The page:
Really the weblog metaphor lets you do some really interesting things.
1) It lets you share. I bet you know OneNote tricks that no one else does. Tell us! We’ll hang on every word. (If you are doing a personal weblog, it lets you share your life with other people, say, your family members).
2) It lets you reveal. You could tell a world-wide audience about the next version of OneNote. Why on a blog? Because of the influence of who reads here. Mary Jo Foley, for instance, tells me she reads all the Microsoft blogs looking for information about Microsoft. (If you’re writing a personal blog, you might reveal something cool about your life. A photo of the sunset out your front door, for instance).
3) It lets you reward others. Do you know the social power of a link? I’ve had people come up to me at conferences all giddy saying “do you realize what happened after you linked to me?” Certainly I’m aware of the GooglePower that I send someone when I link to them. But it’s more than that. I’ve made powerful friends after I’ve linked to them. It’s a social thing. Dave Sifry, the guy who founded Technorati, is right. It’s a social gesture. (Personal bloggers, it’s a far more powerful act of friendship to link to someone on your blog than it is to say “that guy’s my friend” in Google’s Orkut).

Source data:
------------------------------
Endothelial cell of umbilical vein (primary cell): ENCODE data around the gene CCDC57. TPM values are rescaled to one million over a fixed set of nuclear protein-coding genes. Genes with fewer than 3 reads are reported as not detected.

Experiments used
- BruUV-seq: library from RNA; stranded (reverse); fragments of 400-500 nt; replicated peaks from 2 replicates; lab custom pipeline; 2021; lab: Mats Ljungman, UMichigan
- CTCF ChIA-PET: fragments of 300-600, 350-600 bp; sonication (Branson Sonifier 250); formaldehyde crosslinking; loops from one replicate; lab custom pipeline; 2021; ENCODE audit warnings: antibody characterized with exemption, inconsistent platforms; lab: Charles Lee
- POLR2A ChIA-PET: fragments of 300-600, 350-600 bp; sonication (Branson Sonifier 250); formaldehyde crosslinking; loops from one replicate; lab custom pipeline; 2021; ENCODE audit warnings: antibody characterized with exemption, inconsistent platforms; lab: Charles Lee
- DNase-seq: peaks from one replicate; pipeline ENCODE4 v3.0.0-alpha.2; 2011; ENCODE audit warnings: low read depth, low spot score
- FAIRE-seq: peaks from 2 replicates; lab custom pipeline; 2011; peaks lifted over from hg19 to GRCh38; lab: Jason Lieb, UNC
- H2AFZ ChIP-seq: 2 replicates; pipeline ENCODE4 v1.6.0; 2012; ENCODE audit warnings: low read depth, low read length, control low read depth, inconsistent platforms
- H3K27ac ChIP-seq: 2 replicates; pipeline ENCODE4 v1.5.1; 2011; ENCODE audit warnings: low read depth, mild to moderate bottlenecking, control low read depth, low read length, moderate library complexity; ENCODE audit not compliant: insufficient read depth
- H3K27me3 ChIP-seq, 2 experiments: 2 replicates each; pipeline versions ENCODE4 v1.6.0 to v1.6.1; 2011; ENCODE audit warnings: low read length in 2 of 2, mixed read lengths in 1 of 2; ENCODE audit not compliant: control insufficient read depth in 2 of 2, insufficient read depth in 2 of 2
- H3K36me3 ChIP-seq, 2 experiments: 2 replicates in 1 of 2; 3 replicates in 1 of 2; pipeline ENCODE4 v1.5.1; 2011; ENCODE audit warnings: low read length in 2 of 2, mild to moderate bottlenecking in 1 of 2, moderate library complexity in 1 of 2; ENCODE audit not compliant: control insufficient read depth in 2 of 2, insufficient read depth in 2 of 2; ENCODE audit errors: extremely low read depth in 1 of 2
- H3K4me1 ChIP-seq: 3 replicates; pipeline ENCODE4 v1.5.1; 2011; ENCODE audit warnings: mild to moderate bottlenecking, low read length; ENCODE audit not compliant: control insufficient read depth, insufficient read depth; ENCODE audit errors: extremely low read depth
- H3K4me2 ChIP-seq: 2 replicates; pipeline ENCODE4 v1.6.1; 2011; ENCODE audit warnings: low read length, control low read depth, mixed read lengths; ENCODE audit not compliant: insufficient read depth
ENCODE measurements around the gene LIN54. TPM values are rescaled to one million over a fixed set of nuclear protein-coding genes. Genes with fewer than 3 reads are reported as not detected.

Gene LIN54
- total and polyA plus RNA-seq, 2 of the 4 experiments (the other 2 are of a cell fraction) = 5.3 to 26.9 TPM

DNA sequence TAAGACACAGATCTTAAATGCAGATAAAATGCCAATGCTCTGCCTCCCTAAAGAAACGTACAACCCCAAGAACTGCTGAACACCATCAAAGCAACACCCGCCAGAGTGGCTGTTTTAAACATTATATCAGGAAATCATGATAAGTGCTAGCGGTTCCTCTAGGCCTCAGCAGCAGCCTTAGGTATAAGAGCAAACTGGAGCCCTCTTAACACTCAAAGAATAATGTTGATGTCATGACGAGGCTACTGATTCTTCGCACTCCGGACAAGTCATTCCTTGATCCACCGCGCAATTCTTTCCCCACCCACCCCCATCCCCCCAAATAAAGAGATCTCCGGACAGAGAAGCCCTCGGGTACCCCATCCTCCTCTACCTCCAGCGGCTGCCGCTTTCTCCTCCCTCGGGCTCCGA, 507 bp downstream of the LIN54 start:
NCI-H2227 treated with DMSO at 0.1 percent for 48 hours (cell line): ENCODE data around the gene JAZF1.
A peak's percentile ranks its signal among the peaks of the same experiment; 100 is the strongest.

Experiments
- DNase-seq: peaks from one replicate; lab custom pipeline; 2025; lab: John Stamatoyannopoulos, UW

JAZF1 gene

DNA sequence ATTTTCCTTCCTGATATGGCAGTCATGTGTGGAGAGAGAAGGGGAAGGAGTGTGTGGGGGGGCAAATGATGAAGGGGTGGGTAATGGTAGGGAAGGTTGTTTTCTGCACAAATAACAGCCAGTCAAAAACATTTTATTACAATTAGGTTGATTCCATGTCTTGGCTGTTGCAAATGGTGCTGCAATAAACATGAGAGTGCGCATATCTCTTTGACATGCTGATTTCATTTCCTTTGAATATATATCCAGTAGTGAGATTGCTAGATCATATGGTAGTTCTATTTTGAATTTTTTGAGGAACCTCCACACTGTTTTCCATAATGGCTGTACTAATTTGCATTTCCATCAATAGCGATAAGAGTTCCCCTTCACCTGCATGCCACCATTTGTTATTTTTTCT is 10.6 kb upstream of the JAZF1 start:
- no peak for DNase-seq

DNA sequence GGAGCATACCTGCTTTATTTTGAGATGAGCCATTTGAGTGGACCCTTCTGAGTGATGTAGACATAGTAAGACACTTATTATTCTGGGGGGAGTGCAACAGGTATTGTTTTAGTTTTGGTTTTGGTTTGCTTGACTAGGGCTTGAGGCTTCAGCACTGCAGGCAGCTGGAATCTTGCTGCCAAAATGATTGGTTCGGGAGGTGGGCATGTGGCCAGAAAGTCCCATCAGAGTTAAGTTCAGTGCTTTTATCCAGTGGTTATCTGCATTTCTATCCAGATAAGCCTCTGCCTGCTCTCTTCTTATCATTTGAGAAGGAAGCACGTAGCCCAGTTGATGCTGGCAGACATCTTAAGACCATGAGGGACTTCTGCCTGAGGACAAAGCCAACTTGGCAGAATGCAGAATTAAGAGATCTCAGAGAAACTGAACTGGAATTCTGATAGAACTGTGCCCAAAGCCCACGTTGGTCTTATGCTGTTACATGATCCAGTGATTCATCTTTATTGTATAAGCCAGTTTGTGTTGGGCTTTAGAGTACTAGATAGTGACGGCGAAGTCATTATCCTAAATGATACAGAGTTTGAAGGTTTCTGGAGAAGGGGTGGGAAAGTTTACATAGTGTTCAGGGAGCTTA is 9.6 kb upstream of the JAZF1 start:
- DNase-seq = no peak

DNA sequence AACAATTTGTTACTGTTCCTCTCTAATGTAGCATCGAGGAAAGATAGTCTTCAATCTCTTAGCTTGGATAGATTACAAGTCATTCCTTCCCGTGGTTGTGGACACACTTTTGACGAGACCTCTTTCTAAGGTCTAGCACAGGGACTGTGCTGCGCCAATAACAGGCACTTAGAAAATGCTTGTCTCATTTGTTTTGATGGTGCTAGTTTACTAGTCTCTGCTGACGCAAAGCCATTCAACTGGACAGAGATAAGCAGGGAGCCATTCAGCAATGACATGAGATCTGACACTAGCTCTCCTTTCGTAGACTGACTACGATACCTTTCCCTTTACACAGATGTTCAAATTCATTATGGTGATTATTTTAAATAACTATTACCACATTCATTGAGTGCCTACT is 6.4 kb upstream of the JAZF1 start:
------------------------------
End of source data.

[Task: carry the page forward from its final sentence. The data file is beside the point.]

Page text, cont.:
4) It lets you have conversations. One thing I’d say to Chris is to put “OneNote” and “Pratley” into Feedster.com and subscribe to those two feeds. Then, when someone says something about OneNote or Pratley, respond. By showing you care about people’s opinions, they are far more likely to give you feedback that’ll make your product better. (Personal bloggers, if you respond to people who talk about you, you’ll find you build real and lasting friendships).